The Chairman of Lloyd’s of London, Bruce Carnegie-Brown, said at a recent Reuters event that the global insured loss from the ongoing COVID-19 pandemic will exceed the market’s previous estimate of $107 billion.
Back in May, the specialist insurance and reinsurance marketplace said that it expects to pay customers up to $4.3 billion in claims due to the pandemic, while industry-wide losses were expected to reach $107 billion.
However, speaking at the Reuters Future of Insurance USA conference on Wednesday, Carnegie-Brown said that pandemic-related losses will be similar to the significant $144 billion of re/insured catastrophe losses experienced in 2017, driven by Hurricanes Harvey, Irma, and Maria.
According to Carnegie-Brown, Lloyd’s is facing claims from 16 different lines of business and during the event, he stressed how unlike other loss events, COVID-19 is everywhere at the same time and has persisted longer than anticipated.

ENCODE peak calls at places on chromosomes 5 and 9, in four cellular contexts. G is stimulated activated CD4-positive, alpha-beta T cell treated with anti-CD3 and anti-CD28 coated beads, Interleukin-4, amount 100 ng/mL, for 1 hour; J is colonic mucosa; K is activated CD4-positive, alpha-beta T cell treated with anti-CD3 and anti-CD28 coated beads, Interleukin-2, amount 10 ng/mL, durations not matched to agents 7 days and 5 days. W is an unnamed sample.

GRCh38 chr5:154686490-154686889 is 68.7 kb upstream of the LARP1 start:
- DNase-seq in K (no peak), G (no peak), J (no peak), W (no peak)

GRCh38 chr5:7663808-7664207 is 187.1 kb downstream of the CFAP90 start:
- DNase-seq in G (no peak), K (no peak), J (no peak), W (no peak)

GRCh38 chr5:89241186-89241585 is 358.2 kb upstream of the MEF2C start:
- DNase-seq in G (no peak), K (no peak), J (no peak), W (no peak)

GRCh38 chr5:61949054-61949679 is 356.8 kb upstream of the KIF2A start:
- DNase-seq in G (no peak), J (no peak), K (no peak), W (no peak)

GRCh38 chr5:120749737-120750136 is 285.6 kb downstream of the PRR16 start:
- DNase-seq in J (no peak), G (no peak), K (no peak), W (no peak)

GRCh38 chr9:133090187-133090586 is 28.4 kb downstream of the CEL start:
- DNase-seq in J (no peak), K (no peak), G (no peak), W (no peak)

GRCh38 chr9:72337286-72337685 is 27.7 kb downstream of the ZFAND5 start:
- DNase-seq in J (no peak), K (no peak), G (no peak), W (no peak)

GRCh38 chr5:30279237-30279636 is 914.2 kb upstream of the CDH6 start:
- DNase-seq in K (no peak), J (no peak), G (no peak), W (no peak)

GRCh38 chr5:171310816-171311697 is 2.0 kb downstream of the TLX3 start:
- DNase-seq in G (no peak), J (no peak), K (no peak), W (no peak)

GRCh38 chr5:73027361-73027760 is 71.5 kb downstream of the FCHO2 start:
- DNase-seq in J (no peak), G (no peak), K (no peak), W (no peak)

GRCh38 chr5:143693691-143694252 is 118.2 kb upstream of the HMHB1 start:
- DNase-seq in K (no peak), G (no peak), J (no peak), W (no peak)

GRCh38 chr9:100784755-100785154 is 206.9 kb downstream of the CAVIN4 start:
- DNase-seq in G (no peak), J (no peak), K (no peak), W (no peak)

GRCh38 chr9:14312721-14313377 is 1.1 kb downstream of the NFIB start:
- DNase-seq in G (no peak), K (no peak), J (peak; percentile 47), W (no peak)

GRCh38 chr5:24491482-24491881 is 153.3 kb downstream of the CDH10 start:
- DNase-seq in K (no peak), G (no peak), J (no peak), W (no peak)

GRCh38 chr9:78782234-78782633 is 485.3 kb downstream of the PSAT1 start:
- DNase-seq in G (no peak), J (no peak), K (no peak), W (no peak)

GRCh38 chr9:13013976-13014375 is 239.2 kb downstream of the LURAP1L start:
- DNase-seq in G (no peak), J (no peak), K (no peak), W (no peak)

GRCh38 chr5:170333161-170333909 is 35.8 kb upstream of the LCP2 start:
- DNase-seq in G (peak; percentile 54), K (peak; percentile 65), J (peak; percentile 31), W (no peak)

As shown by publicly reported COVID-19-related losses, IBNR reserves and estimates from insurance and reinsurance companies, the figure is currently running far below this total and at this time, it remains unclear exactly how the losses catch up to the amount suggested by Carnegie-Brown.
This suggests that some surprises could be on the way, or that overall losses from the ongoing pandemic may not become clear until much further into the future, but emerge from this current underwriting cycle.